Some Bush-Era Legal Memoranda For Surveillance Still In Place
Here’s some clarity on a post I wrote Friday. I wondered what Sen. Russ Feingold (D-Wis.) meant when he called on President Obama to withdraw certain Justice Department legal memoranda that remain operative. Which memoranda? Apparently some from President George W. Bush’s second term are still in place.
In a letter — sorry, I don’t have a URL — Feingold wrote to Obama and Attorney General Eric Holder after April’s decision to declassify the Justice Department’s 2002 and 2005 rulings authorizing CIA torture, he urged the new administration to go further:
[O]rder the public release of other memoranda and letters associated with that program, including the July 22,2004 letter of the Attorney General; the August 6,2004 letter of the Acting Assistant Attorney General; the August 2006 OLC [Office of Legal Counsel] memoranda on detention; and the July 2007 OLC memo on interrogation. Moreover, the OLC memoranda should be withdrawn.
Obviously, not all of these are related to surveillance. But Feingold noted that on [January 15, outgoing acting associate attorney Steve Bradbury reaffirmed](http://18.104.22.168/search?q=cache:ZpEGs6MO5DQJ:www.usdoj.gov/opa/documents/memostatusolcopinions01152009.pdf+January+19,2006+Department+of+Justice+Legal+Authorities+Supporting+the+Activities+of+the+National+Security+Agency+Described+by+the+President+(%22NSA+Legal+Authorities+White+Paper%22),&cd=1&hl=en&ct=clnk&gl=us&client=firefox-a) a 2006 unclassified “white paper” on the surveillance programs in a letter clarifying that Bradbury had … withdrawn most of his office’s work authorizing that program. Bradbury:
As set forth in the Justice Department’s white paper of January 19, 2006, addressing the legal basis for the surveillance activities of the National Security Agency publicly described by the President in December 2005, the Department’s more recent analysis is different: Congress, through the Authorization for Use of Military Force of September 18, 2001, Pub. L. No. 107-40, 115 Stat. 224 (2001) (“AUMF”), confirmed and supplemented the President’s Article II authority to conduct warrantless surveillance to prevent further catastrophic attacks on the United States, and such authority confirmed by the AUMF could reasonably be, and therefore had to be, read consistently with FISA, which explicitly contemplated that Congress could authorize electronic surveillance by a statute other than FISA. See U.S. Department of Justice, Legal Authorities Supporting the Activities of the National SecurityAgency Described by the President (Jan. 19, 2006) (“NSA Legal Authorities White Paper”). As the January 2006 white paper pointed out, “[i]n the specific context of the current armed conflict with al Qaeda and related terrorist organizations. Congress by statute [in the AUMF] had confirmed and supplemented the President’s recognized authority under Article II of the Constitution to conduct such surveillance to prevent further catastrophic attacks on the homeland.”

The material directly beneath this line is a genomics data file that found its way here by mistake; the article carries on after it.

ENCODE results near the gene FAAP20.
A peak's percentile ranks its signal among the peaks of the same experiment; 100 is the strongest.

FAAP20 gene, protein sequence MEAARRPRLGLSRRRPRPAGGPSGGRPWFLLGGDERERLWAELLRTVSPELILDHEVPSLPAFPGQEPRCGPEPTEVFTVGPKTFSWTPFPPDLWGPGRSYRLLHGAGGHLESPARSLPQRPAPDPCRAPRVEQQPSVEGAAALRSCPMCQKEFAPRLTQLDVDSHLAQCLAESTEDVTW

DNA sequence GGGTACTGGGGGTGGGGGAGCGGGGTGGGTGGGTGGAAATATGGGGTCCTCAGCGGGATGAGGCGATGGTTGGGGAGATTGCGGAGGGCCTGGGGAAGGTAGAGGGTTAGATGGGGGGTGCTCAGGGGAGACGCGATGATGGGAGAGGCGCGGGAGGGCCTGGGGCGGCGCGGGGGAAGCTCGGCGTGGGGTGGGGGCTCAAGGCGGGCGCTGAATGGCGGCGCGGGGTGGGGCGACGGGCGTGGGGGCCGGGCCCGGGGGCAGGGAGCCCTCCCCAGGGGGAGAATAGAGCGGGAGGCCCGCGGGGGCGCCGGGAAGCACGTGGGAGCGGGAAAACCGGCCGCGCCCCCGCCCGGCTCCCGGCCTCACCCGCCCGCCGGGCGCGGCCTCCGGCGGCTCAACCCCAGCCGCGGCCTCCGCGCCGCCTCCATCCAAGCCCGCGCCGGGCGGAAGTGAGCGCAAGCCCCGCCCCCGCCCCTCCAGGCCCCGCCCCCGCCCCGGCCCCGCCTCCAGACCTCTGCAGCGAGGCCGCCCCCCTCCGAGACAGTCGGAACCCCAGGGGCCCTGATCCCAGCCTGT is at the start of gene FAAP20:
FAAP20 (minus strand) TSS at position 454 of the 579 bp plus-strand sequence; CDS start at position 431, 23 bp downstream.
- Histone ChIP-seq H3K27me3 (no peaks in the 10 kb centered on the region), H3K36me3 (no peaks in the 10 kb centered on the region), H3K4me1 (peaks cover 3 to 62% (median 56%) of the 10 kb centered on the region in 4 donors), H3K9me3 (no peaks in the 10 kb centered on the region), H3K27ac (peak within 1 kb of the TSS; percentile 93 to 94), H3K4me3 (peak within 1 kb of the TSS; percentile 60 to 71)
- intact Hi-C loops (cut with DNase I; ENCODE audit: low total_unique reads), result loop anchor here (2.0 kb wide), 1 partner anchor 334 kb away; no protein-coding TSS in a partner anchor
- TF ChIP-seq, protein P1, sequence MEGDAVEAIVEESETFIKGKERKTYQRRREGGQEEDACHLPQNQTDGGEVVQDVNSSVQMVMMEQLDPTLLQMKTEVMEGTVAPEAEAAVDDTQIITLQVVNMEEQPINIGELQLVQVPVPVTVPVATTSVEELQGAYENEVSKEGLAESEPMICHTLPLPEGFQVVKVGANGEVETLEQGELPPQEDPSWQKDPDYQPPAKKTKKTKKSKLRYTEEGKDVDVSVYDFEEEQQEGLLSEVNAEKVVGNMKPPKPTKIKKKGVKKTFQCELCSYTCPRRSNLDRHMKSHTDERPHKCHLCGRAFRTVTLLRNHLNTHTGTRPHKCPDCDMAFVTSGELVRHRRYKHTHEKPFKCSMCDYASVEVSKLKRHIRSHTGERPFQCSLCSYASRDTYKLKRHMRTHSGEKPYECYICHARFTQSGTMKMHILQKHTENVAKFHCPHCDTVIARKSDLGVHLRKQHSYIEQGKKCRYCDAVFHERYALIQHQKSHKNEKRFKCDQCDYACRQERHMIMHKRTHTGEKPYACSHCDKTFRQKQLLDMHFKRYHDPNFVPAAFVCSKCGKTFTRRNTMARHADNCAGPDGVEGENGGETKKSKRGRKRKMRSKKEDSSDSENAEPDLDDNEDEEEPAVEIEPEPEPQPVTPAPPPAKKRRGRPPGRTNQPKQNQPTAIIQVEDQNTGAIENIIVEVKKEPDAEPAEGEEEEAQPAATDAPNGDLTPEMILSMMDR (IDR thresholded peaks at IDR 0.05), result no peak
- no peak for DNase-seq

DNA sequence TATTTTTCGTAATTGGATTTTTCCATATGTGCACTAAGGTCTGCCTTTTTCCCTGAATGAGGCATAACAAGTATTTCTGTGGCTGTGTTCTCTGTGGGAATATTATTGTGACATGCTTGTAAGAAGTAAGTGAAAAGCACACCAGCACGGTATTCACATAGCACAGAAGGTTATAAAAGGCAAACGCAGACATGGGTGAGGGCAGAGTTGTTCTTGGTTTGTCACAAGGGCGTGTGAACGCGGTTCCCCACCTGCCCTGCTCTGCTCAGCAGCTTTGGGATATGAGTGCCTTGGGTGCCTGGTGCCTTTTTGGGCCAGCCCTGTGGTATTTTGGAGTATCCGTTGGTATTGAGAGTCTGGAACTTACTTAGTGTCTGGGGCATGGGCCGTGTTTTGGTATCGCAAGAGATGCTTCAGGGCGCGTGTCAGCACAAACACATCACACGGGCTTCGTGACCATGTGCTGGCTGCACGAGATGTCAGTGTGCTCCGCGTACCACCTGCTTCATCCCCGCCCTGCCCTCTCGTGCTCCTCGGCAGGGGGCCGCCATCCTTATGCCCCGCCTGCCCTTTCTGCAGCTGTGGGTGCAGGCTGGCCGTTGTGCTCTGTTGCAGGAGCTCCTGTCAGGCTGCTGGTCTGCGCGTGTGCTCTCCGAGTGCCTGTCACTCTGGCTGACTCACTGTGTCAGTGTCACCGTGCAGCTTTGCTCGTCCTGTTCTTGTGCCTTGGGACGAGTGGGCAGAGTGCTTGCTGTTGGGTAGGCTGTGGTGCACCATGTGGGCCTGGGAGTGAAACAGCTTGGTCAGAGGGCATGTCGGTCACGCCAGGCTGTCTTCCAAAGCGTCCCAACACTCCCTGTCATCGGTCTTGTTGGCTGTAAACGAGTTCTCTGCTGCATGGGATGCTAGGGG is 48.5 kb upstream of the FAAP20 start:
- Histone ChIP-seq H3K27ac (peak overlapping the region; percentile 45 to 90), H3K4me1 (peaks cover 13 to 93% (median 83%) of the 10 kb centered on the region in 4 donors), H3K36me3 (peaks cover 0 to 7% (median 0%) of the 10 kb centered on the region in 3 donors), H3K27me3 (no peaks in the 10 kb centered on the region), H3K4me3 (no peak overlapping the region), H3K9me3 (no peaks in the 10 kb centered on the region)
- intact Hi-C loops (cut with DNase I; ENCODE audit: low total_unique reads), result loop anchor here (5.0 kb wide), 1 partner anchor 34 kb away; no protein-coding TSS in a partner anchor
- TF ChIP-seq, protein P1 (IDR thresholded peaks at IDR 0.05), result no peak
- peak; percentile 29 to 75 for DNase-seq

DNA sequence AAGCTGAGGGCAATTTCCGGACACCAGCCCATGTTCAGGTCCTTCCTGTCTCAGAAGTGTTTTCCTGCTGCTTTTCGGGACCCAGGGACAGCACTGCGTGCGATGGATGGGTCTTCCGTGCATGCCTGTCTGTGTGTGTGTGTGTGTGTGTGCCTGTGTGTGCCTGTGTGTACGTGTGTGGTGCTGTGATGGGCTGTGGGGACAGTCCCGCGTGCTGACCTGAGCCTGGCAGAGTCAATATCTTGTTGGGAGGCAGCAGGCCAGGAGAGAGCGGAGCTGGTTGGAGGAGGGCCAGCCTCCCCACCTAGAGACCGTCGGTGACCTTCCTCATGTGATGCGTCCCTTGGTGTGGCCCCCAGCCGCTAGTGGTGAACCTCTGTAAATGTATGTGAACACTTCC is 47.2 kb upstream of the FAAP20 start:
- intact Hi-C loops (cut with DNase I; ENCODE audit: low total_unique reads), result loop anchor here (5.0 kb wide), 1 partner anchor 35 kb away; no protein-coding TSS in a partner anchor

Feingold wants that white paper released and formally withdrawn, along with its ilk. The stakes, as the senator puts it:
It is particularly important that your administration act soon to provide the.clarity that is needed before Congress considers the reauthorization of provisions of the USA Patriot Act, as well as possible changes to the FISA Amendments Act. By formally affirming the executive branch’s commitment to adhere to the statutes governing surveillance, your administration can provide the necessary basis for a productive public discussion on how we can defend the American people and their freedoms while fighting terrorism aggressively.